Phentermine May Help You Lose Weight, but Not Without Risks

If you have a BMI of 30 or higher, your doctor may suggest trying a weight-loss medication, like phentermine.
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If you're trying to lose weight through diet and exercise, but not seeing the results you want, you may be wondering about taking weight-loss medications. One well-known option is the weight-loss pill phentermine, but is it safe?


When used properly, phentermine helps with weight loss, but when it is given in too high doses or to the wrong person, it can be dangerous for your heart and kidneys, explains Scott Kahan, MD, MPH, the director of the National Center for Weight and Wellness in Washington, D.C.

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What Does Phentermine Do?

Phentermine (sold under brand names like Adipex, Ionamin and Suprenza) is approved for short-term use only. It is an appetite suppressant and a stimulant, according to the Obesity Medicine Association. Phentermine is also available in combination with topiramate for weight loss under the brand name Qsymia.


Your doctor may consider weight-loss medications such as phentermine if your body mass index (BMI) is 30 or more, which is considered obesity. (BMI is a measure of your weight in relation to your height.) If you have a BMI of 27 or more and other weight-related health concerns such as type 2 diabetes, you may also be a candidate for phentermine, according to the National Institute of Diabetes and Digestive and Kidney Diseases.

"Phentermine tends to lower appetite, and not everyone who [has] overweight or obesity has a high appetite," Dr. Kahan says. "Some people don't feel full or have hard-to-control cravings as opposed to having an overactive appetite." Dr. Kahan says he would consider phentermine for someone with a large appetite.


Another advantage? The low cost, he says. Phentermine is less expensive than other weight-loss medications. It is also sometimes combined with another medication.

"You only get moderate weight loss with phentermine by itself, but when it is combined with topiramate, we see much more weight loss and this weight loss is durable," Dr. Kahan says. "With 3 months, we aim for 10 to 15 pounds of weight loss with phentermine alone, but sometimes we will get a lot more," he says.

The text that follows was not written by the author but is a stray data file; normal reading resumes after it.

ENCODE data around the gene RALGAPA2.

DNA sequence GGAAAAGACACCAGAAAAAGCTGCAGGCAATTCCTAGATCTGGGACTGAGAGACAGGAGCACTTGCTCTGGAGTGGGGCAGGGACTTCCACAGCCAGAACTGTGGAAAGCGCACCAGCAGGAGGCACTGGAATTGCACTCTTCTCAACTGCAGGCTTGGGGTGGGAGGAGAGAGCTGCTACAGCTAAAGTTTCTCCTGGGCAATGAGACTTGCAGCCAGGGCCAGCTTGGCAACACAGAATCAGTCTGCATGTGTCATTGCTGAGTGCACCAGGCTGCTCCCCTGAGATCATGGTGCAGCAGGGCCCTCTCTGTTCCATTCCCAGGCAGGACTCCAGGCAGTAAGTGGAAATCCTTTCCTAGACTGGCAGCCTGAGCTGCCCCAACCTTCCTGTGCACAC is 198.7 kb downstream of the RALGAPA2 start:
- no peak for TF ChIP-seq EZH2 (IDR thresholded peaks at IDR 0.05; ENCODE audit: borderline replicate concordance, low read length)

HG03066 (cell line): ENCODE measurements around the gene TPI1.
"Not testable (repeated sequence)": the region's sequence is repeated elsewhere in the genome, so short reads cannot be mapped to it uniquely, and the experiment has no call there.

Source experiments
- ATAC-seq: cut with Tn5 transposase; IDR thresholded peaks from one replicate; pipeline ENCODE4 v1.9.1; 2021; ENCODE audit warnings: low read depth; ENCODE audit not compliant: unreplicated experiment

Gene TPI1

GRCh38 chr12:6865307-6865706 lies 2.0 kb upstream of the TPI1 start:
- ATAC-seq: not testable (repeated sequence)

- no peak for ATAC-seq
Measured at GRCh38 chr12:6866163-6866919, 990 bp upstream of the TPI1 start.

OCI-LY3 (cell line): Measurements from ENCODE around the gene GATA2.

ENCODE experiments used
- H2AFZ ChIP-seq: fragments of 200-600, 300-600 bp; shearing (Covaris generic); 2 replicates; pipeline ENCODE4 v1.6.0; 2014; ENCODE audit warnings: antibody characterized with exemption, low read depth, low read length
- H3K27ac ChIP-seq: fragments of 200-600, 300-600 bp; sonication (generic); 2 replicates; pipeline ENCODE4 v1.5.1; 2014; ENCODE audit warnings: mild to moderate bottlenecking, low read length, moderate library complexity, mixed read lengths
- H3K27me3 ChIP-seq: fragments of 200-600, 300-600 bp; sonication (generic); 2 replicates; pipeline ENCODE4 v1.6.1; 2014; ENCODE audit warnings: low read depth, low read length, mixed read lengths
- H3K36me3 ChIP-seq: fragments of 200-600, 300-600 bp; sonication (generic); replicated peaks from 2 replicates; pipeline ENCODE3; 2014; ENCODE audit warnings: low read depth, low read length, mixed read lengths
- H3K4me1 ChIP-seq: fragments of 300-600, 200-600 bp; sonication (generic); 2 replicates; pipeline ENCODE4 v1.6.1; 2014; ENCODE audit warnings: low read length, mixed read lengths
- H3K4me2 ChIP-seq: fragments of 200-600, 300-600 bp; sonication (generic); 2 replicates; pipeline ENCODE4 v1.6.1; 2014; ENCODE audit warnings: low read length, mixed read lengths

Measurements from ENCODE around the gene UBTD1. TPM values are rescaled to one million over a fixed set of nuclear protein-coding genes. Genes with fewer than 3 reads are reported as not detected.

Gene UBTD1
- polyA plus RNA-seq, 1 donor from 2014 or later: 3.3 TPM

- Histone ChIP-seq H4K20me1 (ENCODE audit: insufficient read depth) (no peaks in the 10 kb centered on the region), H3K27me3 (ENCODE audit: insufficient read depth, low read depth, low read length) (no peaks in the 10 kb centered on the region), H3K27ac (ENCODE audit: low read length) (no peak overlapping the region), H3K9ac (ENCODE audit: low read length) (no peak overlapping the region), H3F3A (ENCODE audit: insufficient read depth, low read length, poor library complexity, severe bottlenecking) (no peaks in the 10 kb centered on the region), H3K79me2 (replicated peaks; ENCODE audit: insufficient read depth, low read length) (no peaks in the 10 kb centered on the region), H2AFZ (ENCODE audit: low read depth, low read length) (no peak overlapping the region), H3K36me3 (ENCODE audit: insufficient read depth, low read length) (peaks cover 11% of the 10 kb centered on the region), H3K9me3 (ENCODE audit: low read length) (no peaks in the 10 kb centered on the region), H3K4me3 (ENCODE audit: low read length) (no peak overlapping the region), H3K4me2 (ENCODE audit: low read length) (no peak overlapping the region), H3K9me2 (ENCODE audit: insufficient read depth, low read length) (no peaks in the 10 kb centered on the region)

Although phentermine is approved only for short-term use, some doctors may use it for longer periods of time. "Long-term use of phentermine may produce more weight loss," Dr. Kahan says. But it is not a quick fix and must be used in combination with healthy eating and regular exercise, he notes.


Phentermine Side Effects and Dangers

Phentermine side effects include dry mouth, insomnia, dizziness and irritability, according to the Mayo Clinic.


Phentermine gets a bad rap because it was part of the popular weight-loss pill combo known years ago as Fen-Phen. The fenfluramine part was pulled from the market in 1997 after it was linked to potentially fatal heart valve problems. Phentermine was deemed safe but is still guilty by association in some people's minds, Dr. Kahan says.

Phentermine side effects tend to occur when the medication is given in doses that are too high, Dr. Kahan says. "It is a mild stimulant, but at high doses, it can be very stimulating. You many feel anxious, your heart rate will increase and you won't sleep well."


Phentermine may also increase blood pressure and is not recommended if you have severe or uncontrolled high blood pressure, he says. It is also not for people with kidney disease because high blood pressure can worsen kidney function, per the National Kidney Foundation. Phentermine also isn't a good option if you have heart disease, an overactive thyroid gland or glaucoma, according to the Cleveland Clinic.

Safe Use of Phentermine

The key to safe use is that your doctor needs to make sure it is right for you and prescribe the lowest effective dose, Dr. Kahan says. "The maximum U.S. Food and Drug Administration-approved dose is 37.5 milligrams per day, but in most cases, much lower doses work quite well."


Tell your doctor about all of the other medications you take, as some may interact with phentermine, including certain antidepressants known as MAO inhibitors and other diet medications, according to the American College of Cardiology. If you are pregnant, plan to become pregnant or are breastfeeding, phentermine is not right for you, per the Mayo Clinic.

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